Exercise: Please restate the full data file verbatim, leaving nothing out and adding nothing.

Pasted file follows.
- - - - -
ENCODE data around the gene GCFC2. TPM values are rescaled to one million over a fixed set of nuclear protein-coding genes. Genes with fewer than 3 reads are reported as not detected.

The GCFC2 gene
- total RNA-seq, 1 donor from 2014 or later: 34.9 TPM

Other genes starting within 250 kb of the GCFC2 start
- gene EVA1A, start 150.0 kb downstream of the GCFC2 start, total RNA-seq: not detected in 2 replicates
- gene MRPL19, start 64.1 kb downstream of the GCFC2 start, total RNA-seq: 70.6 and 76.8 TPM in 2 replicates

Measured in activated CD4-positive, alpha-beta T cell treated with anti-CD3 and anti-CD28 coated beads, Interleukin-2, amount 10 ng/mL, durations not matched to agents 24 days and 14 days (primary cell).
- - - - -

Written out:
ENCODE data around the gene GCFC2. TPM values are rescaled to one million over a fixed set of nuclear protein-coding genes. Genes with fewer than 3 reads are reported as not detected.

The GCFC2 gene
- total RNA-seq, 1 donor from 2014 or later: 34.9 TPM

Other genes starting within 250 kb of the GCFC2 start
- gene EVA1A, start 150.0 kb downstream of the GCFC2 start, total RNA-seq: not detected in 2 replicates
- gene MRPL19, start 64.1 kb downstream of the GCFC2 start, total RNA-seq: 70.6 and 76.8 TPM in 2 replicates

Measured in activated CD4-positive, alpha-beta T cell treated with anti-CD3 and anti-CD28 coated beads, Interleukin-2, amount 10 ng/mL, durations not matched to agents 24 days and 14 days (primary cell).